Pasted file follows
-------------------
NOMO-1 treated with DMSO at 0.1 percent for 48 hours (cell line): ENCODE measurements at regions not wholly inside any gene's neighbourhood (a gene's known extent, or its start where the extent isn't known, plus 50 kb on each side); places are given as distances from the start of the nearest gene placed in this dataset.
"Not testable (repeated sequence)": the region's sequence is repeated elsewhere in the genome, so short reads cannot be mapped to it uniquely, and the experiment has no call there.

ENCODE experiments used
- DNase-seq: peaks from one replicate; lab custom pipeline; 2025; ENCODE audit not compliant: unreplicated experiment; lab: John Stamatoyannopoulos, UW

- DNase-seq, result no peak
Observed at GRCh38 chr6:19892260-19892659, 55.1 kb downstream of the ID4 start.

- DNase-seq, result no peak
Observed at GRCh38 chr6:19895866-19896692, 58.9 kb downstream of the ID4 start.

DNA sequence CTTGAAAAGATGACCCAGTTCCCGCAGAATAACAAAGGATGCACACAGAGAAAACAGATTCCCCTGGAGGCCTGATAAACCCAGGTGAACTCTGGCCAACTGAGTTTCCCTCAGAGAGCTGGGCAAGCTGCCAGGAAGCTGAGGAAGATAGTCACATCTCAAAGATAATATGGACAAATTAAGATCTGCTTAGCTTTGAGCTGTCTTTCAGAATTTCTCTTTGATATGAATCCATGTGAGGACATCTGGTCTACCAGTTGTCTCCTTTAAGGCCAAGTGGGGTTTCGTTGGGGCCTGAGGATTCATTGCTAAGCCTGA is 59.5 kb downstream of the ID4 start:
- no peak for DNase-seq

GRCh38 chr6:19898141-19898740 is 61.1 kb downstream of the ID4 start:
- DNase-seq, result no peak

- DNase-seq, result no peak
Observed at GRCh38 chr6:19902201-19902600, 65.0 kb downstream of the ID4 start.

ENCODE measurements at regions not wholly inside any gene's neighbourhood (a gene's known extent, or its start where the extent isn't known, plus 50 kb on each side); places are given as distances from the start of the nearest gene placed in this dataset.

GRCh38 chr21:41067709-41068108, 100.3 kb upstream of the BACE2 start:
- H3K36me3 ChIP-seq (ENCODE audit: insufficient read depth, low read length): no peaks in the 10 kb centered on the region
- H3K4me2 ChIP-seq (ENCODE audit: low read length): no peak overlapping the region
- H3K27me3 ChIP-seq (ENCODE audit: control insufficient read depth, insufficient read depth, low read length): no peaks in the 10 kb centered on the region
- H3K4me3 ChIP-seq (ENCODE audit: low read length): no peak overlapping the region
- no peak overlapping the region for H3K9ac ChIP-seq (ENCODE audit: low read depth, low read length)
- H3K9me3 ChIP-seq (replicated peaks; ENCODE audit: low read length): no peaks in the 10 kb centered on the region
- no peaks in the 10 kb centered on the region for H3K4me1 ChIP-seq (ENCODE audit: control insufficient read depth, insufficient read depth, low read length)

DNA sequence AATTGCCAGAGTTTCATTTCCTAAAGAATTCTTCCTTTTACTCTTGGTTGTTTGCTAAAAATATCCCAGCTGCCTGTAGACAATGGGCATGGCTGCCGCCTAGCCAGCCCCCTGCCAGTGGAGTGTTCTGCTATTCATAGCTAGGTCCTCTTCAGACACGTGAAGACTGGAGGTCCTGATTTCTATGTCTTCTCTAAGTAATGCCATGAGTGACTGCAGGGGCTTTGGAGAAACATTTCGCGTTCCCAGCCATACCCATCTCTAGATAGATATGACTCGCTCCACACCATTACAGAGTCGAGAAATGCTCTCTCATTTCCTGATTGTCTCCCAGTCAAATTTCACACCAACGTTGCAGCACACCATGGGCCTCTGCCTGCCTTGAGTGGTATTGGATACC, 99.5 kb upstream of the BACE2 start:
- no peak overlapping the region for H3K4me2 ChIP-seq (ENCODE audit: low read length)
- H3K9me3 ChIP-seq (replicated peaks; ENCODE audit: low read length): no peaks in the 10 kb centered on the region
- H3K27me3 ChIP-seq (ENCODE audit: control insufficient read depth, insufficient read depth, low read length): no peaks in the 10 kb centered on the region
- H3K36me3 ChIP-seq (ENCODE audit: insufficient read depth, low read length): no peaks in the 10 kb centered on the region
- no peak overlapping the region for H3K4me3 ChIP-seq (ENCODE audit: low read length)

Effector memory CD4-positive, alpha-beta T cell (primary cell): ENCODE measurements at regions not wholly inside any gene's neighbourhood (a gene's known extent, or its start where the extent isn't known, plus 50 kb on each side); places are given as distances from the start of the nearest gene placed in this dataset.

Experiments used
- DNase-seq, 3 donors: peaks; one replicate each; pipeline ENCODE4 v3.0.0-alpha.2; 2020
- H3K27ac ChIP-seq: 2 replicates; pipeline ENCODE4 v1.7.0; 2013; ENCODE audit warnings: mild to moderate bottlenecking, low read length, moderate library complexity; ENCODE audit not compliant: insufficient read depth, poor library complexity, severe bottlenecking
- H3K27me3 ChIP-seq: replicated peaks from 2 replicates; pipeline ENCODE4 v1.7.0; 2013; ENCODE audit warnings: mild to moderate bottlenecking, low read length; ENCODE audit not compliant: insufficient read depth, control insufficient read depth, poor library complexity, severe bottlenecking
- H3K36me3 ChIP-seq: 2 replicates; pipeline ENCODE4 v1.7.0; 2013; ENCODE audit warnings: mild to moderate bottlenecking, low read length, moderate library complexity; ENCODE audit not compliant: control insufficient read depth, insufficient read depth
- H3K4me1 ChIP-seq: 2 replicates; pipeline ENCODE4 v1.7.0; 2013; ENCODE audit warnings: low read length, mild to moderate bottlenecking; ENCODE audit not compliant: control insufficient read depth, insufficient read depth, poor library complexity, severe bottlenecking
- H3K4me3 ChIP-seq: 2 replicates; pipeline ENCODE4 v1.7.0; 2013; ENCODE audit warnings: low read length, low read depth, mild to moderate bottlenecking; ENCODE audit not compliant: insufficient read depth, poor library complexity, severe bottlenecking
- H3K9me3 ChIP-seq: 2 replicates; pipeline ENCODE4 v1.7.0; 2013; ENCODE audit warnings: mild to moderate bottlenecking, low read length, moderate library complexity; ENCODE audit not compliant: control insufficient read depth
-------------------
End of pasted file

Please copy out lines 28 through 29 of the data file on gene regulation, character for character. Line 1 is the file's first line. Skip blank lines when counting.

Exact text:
- H3K36me3 ChIP-seq (ENCODE audit: insufficient read depth, low read length): no peaks in the 10 kb centered on the region
- no peak overlapping the region for H3K4me3 ChIP-seq (ENCODE audit: low read length)